Mereilim Kalen and Adil Nurmakov – ÄdilQala project coordinators
Source – adilqala.kz

September 2022, ÄdilQala announced a call for papers; it was planned to create a large publication consisting of several chapters. Since my research interest is about commuting and public transportation in Almaty, I applied without hesitation. Selected authors then were invited to participate in discussions and seminars held at the end of October 2022. There was a networking session, where all interested individuals participated to collaborate and most importantly discuss the topics linked to the concept of Just City. Moreover, there was a seminar conducted by Serik Beyssembayev on writing policy papers and developing appealing topics for the articles, which was very helpful for authors.

After these sessions, authors started their research: organizing interviews with local experts and citizens, conducting surveys etc. In the meantime, we had online meetings to discuss the current status of our studies. Within my research, I conducted several interviews with experts in the field of transportation and representatives of the Almaty City Mobility Department.

Photo from ÄdilQala Networking session. Source – adilqala.kz

From October 2022 to January 2023 authors were working on their research and in January submitted the finalized version of their papers. While the ÄdilQala team had been preparing the book, the team also organized the “Ädil Qala Women” discussion in December 2022.  Event’s participants discussed various topics, which anyways linked to the problem of insufficient representation of women’s interests in the city. Zhauken Khanshaiym opened the evening with a speech about gender issues in the urban area. Afterwards, the participants discussed the problem of harassment, the urban environment for women with disabilities, and the onomastics of Kazakhstan cities.

Photo from Ädil Qala Women event. Source – adilqala.kz

In July 2023 ÄdilQala finally presented a book consisting of 15 articles written by 17 authors. The articles were about different aspects of social justice in cities of Kazakhstan: politics and civil society, safe city, environment, rights to education and health, inclusive city, infrastructure. All articles published in the book present unique research which contribute to the promotion of the Just City concept among citizens.

In order to present each published research ÄdilQala plans to organize series of events: ÄdilQala*ALMALY, ÄdilQala*WOMEN, ÄdilQala*QUEER, ÄdilQala*BOSTANDYQ, ÄdilQala*ALATAU, ÄdilQalaÄUEZ and events in other cities of Kazakhstan as well.

Photo from AdilQala*ALMALY book presentation event. Souce – adilqala.kz

ÄdilQala helped me to disseminate my research via publication, video and comics. We produced the video to shed light on the problems of public transport accessibility in suburbs and rural areas of Almaty. The video shows commuters’ everyday routine: how travel time and distance affect their wellbeing and which problems they face during the commute. The video is available via the following link: https://www.youtube.com/watch?v=3V11-pbrtCQ&t=3s.

Screenshot from the video

I could never imagine I would be a character in comics and that my research could be presented in that way. Thanks to ÄdilQala and brilliant illustrator Diana (instagram account: @dianakual) this idea became reality. The comics were drawn according to the abovementioned video and available via the link: https://adilqala.kz/publications.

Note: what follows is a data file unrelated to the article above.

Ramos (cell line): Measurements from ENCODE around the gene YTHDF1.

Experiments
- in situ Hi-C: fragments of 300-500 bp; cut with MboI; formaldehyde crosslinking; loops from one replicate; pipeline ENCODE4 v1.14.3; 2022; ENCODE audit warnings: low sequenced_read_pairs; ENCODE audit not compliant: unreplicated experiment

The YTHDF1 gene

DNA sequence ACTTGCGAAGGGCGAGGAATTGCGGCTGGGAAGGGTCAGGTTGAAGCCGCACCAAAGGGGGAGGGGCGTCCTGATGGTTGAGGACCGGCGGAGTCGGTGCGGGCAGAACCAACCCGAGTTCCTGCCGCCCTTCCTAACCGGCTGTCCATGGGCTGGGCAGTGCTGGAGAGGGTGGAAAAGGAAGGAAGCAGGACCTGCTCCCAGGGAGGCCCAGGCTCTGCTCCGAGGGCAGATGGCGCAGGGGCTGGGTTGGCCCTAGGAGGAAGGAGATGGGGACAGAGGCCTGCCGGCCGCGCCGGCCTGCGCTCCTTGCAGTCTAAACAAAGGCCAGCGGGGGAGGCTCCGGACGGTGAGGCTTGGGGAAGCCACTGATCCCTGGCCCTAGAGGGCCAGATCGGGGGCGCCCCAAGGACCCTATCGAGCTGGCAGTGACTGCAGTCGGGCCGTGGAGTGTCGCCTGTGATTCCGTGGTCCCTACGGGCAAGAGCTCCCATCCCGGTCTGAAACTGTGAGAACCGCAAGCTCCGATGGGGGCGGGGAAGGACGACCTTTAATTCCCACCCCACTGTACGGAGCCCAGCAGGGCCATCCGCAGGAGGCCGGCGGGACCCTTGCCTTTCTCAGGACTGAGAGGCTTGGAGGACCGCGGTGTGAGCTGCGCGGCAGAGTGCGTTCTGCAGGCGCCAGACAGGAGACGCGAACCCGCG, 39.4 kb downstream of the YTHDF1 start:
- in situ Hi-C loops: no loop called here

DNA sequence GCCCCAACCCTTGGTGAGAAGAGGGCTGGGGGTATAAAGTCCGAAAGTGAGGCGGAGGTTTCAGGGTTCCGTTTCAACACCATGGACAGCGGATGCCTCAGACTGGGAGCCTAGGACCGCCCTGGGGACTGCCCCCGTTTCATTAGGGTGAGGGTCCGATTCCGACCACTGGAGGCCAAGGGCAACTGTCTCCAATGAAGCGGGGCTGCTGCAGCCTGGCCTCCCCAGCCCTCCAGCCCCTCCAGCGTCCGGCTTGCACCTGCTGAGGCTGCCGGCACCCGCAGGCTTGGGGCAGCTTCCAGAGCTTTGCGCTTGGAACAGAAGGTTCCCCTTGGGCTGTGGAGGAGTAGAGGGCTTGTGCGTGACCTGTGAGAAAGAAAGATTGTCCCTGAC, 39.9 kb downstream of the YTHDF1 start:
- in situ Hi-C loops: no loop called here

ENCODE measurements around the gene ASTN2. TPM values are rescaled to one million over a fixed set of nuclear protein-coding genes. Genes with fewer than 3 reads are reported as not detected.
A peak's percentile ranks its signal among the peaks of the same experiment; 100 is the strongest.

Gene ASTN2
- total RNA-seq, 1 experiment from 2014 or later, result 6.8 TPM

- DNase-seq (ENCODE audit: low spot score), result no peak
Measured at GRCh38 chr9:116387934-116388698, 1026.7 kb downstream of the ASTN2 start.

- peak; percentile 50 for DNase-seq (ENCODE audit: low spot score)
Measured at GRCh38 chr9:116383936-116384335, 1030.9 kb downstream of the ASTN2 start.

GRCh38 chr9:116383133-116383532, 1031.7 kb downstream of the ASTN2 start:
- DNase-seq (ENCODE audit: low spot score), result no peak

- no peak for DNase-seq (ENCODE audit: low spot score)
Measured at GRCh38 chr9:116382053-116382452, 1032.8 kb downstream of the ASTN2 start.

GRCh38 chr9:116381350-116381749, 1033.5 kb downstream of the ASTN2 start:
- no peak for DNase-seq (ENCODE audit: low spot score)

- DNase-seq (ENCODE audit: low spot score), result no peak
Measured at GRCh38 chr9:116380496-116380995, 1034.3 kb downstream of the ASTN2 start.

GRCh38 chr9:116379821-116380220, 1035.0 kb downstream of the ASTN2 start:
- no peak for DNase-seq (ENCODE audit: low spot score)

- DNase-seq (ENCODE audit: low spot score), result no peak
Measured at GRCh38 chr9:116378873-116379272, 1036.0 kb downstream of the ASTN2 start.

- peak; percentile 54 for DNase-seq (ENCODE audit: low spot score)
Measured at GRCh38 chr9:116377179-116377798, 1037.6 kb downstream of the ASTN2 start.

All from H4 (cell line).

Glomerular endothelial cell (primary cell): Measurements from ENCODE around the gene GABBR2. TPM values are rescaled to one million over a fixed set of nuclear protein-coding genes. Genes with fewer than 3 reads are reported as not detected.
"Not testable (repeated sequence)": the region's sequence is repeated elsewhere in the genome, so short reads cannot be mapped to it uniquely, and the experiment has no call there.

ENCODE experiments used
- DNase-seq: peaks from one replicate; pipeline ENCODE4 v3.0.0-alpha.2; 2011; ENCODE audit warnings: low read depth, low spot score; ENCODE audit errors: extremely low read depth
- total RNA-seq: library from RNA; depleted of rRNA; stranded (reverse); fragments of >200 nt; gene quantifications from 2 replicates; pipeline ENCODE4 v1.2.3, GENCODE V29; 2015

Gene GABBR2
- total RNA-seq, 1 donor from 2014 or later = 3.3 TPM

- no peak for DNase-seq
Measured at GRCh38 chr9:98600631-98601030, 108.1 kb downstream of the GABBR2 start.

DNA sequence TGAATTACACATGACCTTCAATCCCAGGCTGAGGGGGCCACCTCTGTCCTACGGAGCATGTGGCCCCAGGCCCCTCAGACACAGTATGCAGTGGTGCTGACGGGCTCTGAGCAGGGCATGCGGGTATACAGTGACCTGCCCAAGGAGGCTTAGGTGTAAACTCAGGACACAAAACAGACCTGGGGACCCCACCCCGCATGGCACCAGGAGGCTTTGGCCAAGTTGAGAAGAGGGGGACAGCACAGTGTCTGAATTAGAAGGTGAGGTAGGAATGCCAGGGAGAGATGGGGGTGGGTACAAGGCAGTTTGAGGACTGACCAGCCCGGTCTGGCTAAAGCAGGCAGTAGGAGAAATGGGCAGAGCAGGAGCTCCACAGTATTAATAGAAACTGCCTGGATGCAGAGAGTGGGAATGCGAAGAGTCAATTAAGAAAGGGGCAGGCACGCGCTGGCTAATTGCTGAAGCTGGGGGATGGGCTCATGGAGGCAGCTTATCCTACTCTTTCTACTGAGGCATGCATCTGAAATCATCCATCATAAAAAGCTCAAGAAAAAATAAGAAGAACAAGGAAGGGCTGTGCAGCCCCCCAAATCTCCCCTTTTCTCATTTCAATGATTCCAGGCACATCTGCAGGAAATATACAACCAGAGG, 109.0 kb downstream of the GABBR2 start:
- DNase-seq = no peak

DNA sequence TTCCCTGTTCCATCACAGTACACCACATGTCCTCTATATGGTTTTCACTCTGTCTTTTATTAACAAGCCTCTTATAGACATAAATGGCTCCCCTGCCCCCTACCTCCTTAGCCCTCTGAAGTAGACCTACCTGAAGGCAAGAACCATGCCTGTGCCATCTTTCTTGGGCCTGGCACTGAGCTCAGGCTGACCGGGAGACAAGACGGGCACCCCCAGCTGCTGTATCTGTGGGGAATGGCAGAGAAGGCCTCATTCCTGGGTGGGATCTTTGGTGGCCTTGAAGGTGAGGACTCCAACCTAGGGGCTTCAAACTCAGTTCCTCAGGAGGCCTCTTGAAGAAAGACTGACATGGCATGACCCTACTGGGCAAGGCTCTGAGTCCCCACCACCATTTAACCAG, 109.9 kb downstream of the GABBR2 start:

Screenshots from the comics.

Overall, such initiatives as ÄdilQala are essential to shed light on the problems associated with social justice and cities, to provide the platform for researchers, experts and interested people to discuss and share ideas. I am grateful that I became a part of the project. I had a great opportunity to meet talented people and most importantly to share my own research!

By Kenzhekhan Kabdesov, KIMEP

First Visiting Fellows from KIMEP University

In the last week of May, the Aleksanteri Institute welcomed two PhD researchers, Ainur Samsayeva and Kenzhekhan Kabdesov from KIMEP University in Almaty, Kazakhstan for a 35-day visit at the research center. The young academics visited the Institute and the University of Helsinki to utilize the database provided by the Helsinki University Library and to get to know the local researchers specialized in the theme of Central Asian politics.

After the pandemic, this visit was the first incoming visit within the  EU Horizon 2020 RISE (Research, Innovation and Staff Exchange) program. The project called New Markets: an exploration into the changing nature of business environments, informal barriers and emerging markets in the post-Soviet region aims to provide tools to research new economic policies and  related political changes in Central Asia via international researcher mobility. It connects six European and three Central Asian universities.

Ainur Samsayeva and Kenzhekhan Kabdesov have both specialized in political administration and are currently working on their doctoral research projects on society in Kazakhstan: Kenzhekhan is delving into the effects of public transportation commute and Ainur is looking into effectiveness of local COVID policies. As part of the New Market project, they are looking into the local policy reforms to find out how the current practices are reflecting into their research subjects – how do economic policy transformations have affected public transportation, and how did they influence the measures taken during the pandemic.

The visit marked a beginning of more active research travelling between Helsinki and the New Markets Consortium partners. Plans are on the way to to send three scholars for secondments in Georgia and Kazakhstan in the spring 2024.

Read  more in the Aleksanteri News:  How networking helps researchers to better understand Central Asian economic reforms | Aleksanteri Institute | University of Helsinki